Myth, Fiction, and Magic: The Best Storytelling Tools

Myth, Fiction, and Magic: The Best Storytelling Tools

Unfortunately, in our culture, we’ve completely distorted the meaning of myth.

Next time you want to say something’s mistaken in fact, just say it’s wrong, don’t say, “it’s a myth.”


Because myth is simply a term for a sort of truth that can’t be verified in the normal ways.

For example, you wouldn’t talk about “verifying” whether or not Icarus flew too close to the sun. It doesn’t matter if the story can be verified or not.

What matters, is that arrogant behavior, often brings a terrible retribution.

Now, let’s move on to “fiction”. Same issue: don’t try to “verify” it. Consider fiction as something unverifiable, but with the ability to move us and teach us in ways superior to facts.

Why do you think non-fiction authors work so diligently to make their work “creative” or “narrative” non-fiction?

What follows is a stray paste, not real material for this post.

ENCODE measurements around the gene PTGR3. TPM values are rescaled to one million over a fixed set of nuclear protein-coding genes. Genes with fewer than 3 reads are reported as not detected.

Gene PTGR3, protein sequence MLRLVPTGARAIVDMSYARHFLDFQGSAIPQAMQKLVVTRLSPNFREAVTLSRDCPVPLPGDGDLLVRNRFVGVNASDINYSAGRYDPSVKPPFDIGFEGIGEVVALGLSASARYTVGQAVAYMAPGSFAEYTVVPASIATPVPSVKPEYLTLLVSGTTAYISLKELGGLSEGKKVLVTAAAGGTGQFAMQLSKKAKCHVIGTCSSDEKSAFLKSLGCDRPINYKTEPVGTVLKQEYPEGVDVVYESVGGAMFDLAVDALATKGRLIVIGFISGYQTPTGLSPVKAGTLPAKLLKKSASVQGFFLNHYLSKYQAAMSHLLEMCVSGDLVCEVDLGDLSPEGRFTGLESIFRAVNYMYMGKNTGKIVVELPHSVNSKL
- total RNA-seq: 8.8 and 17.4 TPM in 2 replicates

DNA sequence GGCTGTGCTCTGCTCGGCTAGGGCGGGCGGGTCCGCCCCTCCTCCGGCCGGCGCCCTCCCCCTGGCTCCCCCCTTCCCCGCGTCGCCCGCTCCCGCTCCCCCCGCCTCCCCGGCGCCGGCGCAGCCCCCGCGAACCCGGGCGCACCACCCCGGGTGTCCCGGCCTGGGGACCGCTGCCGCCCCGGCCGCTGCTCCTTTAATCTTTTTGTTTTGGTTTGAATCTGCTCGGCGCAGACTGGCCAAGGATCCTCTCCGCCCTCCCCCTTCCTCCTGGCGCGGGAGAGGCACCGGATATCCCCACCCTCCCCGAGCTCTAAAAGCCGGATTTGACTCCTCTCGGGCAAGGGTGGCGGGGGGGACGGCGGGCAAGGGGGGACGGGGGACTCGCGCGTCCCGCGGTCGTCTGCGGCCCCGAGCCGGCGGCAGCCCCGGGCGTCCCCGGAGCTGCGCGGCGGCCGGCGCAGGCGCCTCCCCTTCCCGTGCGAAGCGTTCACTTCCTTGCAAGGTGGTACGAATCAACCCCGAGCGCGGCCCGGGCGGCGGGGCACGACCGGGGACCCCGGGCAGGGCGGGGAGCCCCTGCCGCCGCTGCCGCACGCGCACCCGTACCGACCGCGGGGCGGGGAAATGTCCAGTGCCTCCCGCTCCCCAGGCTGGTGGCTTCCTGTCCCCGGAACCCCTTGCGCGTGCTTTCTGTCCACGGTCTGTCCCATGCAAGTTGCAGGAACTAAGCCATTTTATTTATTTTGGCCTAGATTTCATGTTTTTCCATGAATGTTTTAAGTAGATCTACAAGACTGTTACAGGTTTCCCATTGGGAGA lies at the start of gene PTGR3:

They put this description in front of “non-fiction” because they know that they want their stories to leap off the page, and only the best kind of storytelling, the kind that’s “creative”, provides that kind of reader-rush.
Next time you pick up a book of that kind, note how many times authors begin with a specific event, on a specific date, with a specific person. They know that an opening like that, traditionally associated with fiction, draws a reader into even the most challenging documentary material.

So, don’t mix up factual truth with the arts of myth and fiction when it comes to telling stories. And, don’t discount the power of stories, the best bypass ever made to go directly to someone’s heart, to move a mindset.

Remember, Lars Nielsen is a free-lance copywriter with a unique selling voice from the cadence and imagery developed through poetry, playwriting, fiction, radio, and comedy. Go to and see how Ultimate Influence Copywriting can tell compelling stories for your business, your speeches, your ideas, and your life.